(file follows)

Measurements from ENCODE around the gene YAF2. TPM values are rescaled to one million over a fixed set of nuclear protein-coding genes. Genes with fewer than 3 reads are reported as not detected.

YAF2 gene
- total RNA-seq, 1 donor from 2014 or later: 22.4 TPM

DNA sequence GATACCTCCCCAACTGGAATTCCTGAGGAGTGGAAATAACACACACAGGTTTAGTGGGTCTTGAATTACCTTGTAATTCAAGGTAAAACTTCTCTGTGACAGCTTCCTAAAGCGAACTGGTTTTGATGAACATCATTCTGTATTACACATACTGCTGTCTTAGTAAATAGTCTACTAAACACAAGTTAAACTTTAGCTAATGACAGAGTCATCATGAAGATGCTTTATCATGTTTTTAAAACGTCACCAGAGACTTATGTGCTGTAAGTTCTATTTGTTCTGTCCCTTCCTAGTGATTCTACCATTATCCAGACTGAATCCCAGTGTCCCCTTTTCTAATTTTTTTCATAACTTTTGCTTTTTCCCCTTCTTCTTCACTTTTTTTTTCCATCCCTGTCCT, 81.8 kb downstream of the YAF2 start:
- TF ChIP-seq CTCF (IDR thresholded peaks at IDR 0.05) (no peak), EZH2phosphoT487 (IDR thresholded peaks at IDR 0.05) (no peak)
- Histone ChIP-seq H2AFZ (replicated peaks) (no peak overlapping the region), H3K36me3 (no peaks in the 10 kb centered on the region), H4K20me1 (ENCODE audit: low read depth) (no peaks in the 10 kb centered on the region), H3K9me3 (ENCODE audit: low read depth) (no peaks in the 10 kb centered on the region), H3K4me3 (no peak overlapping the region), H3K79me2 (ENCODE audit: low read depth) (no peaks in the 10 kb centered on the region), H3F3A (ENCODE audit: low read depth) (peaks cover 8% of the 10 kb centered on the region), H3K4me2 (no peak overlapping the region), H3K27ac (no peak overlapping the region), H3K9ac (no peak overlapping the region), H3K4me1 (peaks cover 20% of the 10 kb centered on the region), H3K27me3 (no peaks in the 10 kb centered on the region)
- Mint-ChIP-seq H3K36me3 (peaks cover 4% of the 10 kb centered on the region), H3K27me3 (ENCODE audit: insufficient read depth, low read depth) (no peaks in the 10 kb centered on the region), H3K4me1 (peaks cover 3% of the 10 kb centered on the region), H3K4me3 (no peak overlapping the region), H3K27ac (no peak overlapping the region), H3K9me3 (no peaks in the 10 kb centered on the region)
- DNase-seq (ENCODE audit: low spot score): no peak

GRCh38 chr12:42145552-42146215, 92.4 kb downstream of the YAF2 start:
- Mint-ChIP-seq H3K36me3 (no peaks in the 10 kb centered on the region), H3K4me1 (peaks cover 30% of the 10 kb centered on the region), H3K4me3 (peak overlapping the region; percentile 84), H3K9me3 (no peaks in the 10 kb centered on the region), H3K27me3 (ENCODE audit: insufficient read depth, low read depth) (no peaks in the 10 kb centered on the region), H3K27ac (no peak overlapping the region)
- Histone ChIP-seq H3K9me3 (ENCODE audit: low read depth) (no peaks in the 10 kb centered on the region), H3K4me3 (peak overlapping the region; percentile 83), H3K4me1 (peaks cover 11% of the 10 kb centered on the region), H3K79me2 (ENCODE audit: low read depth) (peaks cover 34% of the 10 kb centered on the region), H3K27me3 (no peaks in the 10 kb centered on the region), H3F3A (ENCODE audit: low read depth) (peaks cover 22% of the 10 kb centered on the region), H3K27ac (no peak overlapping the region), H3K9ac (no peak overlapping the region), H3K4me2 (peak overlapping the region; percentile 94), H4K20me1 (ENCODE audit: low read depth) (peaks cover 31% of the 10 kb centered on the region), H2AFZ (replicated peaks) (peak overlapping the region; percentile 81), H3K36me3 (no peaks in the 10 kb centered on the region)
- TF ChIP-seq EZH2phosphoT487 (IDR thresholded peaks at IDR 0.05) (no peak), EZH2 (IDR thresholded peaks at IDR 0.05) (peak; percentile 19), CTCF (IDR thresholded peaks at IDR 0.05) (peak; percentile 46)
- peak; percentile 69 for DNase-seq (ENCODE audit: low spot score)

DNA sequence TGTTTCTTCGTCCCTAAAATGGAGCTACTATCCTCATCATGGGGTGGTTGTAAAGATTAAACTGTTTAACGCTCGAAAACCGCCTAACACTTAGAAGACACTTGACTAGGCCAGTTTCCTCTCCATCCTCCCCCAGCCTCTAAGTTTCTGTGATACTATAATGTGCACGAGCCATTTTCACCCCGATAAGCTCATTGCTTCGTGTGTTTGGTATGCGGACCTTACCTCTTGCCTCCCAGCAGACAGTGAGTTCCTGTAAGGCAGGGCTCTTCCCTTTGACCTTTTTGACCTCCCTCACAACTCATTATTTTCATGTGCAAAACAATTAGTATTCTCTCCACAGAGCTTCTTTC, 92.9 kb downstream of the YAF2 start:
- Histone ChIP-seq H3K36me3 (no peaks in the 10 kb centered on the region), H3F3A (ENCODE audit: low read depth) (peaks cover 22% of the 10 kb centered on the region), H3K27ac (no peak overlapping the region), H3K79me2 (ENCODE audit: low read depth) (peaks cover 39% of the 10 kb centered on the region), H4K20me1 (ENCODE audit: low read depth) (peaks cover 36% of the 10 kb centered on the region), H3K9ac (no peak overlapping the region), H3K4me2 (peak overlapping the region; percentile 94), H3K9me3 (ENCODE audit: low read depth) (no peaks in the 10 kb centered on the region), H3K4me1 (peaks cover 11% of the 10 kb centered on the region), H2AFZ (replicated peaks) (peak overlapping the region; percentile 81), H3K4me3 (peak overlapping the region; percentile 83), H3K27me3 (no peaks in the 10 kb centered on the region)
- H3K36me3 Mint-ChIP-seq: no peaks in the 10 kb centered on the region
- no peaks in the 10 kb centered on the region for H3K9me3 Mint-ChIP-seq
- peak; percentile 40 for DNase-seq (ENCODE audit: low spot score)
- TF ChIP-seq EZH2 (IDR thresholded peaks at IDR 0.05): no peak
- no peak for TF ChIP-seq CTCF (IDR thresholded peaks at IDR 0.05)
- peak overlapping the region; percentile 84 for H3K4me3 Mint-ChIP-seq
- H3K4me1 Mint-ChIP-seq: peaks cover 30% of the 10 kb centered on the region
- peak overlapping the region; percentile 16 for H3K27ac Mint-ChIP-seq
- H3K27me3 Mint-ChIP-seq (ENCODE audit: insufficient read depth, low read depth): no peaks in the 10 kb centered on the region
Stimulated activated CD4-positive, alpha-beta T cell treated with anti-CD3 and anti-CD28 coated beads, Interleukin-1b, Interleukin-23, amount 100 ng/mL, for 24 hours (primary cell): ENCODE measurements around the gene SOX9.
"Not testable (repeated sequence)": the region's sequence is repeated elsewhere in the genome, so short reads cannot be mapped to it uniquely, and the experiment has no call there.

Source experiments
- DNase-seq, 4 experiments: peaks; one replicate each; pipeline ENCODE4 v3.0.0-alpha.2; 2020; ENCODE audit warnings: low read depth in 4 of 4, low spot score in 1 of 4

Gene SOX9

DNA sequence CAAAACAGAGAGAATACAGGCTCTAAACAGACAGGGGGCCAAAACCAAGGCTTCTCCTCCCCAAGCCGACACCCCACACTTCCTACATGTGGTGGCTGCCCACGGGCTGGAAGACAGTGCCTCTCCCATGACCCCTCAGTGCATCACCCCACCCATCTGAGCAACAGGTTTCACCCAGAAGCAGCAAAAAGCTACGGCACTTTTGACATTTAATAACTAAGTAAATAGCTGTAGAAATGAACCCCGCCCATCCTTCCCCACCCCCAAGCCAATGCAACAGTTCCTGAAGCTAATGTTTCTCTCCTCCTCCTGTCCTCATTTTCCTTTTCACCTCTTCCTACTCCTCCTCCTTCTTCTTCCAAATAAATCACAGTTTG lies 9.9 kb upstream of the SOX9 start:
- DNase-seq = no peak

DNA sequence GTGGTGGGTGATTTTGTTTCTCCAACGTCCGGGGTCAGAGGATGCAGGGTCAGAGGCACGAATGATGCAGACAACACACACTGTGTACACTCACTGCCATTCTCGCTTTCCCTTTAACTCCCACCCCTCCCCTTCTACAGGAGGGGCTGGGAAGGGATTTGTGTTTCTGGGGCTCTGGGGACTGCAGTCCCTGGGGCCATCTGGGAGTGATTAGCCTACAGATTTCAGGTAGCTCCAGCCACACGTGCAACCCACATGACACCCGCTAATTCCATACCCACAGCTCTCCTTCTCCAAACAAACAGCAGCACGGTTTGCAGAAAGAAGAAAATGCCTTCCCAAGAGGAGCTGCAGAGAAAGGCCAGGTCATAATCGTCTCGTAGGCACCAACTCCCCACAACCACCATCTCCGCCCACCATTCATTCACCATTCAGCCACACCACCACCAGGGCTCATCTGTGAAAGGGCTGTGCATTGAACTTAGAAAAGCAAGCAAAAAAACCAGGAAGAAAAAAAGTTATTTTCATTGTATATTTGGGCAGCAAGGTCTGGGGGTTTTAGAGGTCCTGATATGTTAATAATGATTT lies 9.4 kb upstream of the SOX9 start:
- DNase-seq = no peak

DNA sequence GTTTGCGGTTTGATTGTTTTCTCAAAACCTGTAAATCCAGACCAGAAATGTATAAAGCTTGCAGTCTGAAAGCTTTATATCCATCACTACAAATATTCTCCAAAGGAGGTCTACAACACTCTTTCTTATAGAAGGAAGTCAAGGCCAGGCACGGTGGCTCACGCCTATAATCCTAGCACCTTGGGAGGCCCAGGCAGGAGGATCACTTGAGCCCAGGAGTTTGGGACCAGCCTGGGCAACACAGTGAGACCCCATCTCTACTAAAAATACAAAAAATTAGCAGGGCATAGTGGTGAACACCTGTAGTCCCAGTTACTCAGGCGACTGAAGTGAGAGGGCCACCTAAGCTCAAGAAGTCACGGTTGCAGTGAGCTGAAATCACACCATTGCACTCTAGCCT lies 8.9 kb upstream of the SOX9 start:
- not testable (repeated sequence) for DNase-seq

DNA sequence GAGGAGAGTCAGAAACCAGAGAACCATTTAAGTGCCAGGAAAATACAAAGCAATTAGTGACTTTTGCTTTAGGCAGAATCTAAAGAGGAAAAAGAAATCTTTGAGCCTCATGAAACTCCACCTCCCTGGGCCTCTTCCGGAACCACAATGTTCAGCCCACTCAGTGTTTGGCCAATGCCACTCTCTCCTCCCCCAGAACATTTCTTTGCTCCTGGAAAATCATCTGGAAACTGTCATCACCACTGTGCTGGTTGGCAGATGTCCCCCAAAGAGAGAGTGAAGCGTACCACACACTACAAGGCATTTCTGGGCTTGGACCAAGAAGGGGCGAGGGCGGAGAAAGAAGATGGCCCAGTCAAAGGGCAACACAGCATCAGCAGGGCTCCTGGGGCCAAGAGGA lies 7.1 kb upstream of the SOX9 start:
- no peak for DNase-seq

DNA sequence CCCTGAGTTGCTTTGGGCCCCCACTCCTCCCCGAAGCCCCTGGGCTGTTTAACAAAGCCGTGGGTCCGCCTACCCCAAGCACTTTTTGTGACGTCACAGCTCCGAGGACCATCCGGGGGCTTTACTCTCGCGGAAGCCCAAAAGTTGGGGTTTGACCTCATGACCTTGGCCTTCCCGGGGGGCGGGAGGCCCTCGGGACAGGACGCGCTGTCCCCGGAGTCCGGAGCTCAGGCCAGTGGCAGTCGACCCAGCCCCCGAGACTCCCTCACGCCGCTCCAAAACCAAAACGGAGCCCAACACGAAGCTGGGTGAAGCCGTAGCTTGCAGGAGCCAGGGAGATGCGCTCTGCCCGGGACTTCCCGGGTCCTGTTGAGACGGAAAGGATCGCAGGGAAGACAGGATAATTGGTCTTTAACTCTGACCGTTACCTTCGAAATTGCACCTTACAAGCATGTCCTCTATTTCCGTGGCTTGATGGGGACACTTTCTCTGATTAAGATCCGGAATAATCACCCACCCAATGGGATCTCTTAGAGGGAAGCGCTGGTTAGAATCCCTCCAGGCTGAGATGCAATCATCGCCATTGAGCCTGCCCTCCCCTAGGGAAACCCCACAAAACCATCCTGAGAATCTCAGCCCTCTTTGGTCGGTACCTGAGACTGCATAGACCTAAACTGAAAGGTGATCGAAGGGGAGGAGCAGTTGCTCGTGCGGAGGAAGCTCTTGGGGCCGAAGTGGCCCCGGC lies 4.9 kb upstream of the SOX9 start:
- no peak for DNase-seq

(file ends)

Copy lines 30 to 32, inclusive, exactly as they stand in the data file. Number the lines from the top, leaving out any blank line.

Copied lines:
DNA sequence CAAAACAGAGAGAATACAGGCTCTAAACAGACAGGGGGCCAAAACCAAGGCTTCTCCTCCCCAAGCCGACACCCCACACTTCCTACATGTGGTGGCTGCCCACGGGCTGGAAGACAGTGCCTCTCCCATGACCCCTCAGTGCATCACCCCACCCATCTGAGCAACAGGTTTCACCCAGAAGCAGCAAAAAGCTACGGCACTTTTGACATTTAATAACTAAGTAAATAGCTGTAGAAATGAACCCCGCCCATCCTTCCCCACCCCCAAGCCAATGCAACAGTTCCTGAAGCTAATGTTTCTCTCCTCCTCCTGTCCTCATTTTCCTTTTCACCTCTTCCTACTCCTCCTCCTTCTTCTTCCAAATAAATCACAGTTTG lies 9.9 kb upstream of the SOX9 start:
- DNase-seq = no peak

DNA sequence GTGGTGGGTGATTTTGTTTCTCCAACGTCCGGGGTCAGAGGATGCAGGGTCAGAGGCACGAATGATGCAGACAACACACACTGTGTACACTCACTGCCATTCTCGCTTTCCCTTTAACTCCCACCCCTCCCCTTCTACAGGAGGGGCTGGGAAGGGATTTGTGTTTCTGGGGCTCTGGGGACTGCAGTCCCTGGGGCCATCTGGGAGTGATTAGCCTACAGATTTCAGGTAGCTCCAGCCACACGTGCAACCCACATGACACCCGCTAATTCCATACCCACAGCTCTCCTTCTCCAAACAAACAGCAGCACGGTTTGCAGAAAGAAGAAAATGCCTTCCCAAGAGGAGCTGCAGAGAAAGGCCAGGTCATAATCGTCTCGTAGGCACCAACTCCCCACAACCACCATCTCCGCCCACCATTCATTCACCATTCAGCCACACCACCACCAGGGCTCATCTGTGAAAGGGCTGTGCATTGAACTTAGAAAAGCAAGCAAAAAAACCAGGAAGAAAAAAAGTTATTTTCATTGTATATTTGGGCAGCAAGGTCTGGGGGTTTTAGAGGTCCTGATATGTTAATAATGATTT lies 9.4 kb upstream of the SOX9 start: